Leasing equipment has certain advantages. You pay for equipment only for the time you use it. When your lease is up, you get a brand-spanking-new piece of equipment with all the latest gadgets by signing a new lease. And when a piece of equipment breaks, it's not your responsibility to fix it.

Things shouldn't change between the time you talk to your salesperson and the billing department sends you a bill, but sometimes they do. Spell out all the financial details in the agreement so you're not surprised when the bill arrives. Get it in writing and check your invoices.

Here are a few items, in particular, that you are prime candidates for leasing:

  • Ice machines and coolers: Both units have relatively short lives. Their motors and condensers work very hard and burn out. They're expensive upfront, and there's virtually no market for used ones. It's better to roll the price over in a lease format for a time, so that when your machine is about to die, your lease will be up, and you'll move on to a new unit.
  • Dish machines: This equipment is the restaurant version of your home dishwasher. It's very expensive upfront and usually can be leased through your chemical supplier. Some chemical suppliers give you the machine if you buy your products from them.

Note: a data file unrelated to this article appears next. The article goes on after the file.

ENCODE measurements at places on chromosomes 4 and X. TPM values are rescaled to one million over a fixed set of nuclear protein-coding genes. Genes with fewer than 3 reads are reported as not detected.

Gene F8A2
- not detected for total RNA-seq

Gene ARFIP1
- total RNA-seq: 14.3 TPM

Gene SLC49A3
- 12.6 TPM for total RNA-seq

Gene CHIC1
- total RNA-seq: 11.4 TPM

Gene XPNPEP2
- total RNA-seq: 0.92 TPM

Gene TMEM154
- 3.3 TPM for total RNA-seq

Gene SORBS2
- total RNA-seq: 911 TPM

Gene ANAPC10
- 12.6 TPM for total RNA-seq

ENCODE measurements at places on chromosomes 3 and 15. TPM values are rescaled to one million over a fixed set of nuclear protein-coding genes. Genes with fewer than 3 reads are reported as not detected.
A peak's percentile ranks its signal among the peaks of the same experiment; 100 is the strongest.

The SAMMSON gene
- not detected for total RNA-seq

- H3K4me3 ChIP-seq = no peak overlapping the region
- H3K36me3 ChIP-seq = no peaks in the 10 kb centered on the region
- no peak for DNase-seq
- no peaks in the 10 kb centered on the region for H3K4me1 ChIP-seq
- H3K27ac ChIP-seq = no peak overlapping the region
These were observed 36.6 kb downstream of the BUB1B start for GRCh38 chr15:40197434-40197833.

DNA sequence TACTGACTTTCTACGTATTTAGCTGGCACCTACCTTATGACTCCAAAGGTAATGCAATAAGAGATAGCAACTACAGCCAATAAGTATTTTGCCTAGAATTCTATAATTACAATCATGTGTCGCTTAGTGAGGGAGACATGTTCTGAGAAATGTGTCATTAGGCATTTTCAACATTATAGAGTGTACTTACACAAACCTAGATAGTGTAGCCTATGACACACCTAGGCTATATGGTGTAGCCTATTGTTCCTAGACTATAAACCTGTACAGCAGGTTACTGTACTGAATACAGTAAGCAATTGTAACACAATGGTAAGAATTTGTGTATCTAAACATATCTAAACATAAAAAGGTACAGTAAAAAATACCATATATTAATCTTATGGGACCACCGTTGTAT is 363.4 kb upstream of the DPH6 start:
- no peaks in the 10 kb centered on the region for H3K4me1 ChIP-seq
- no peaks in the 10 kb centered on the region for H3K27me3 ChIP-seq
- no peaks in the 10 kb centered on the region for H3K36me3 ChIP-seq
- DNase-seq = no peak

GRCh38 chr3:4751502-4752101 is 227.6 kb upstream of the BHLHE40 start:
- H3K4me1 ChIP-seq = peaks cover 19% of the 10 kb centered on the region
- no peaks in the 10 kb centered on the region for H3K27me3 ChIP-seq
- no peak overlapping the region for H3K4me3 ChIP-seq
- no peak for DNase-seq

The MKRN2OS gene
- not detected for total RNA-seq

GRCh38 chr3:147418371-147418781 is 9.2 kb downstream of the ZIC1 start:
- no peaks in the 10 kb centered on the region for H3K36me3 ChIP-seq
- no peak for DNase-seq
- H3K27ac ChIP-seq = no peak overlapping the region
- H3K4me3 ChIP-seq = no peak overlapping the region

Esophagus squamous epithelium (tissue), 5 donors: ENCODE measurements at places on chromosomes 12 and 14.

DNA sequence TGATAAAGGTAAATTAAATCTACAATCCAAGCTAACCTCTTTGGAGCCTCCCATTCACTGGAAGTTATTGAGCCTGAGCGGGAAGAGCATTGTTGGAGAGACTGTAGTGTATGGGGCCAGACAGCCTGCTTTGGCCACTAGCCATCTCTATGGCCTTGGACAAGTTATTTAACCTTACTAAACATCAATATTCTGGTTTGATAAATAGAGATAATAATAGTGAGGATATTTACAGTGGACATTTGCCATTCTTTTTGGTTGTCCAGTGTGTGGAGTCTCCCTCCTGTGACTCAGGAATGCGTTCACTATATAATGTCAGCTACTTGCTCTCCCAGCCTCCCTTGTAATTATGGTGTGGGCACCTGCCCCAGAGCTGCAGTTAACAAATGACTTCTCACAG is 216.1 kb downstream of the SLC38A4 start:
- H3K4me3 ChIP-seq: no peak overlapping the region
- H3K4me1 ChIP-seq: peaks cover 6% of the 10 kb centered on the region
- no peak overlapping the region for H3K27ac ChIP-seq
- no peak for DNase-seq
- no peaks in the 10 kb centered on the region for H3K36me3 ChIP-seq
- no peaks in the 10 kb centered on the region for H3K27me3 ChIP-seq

• Coffeemakers: Coffee companies often give you the machine if you buy the coffee from them. You may pay a little more for the product, but this option gives you flexibility and more positive cash flow. Plus if there's a breakthrough technology, you can usually upgrade quickly.
  • Linens: Lease, don't buy, all your linens, including entry floor mats, uniforms, towels, tablecloths, and napkins. Usually you pay a single bill to have them delivered, stocked, and laundered.

Depending on your volume of purchasing, food suppliers such as U.S. Foodservice, Gordon Food Service, and SYSCO give you a computer with their ordering software that you can use for other business applications. They want to make it as easy as possible for you to place orders with them.

Buying — used versus new

When buying restaurant equipment, negotiating is acceptable and expected. For example, say, "I'll buy this oven and grill if you throw in the stainless steel table." You may walk out with a mixer and food processor instead, but you probably need them anyway.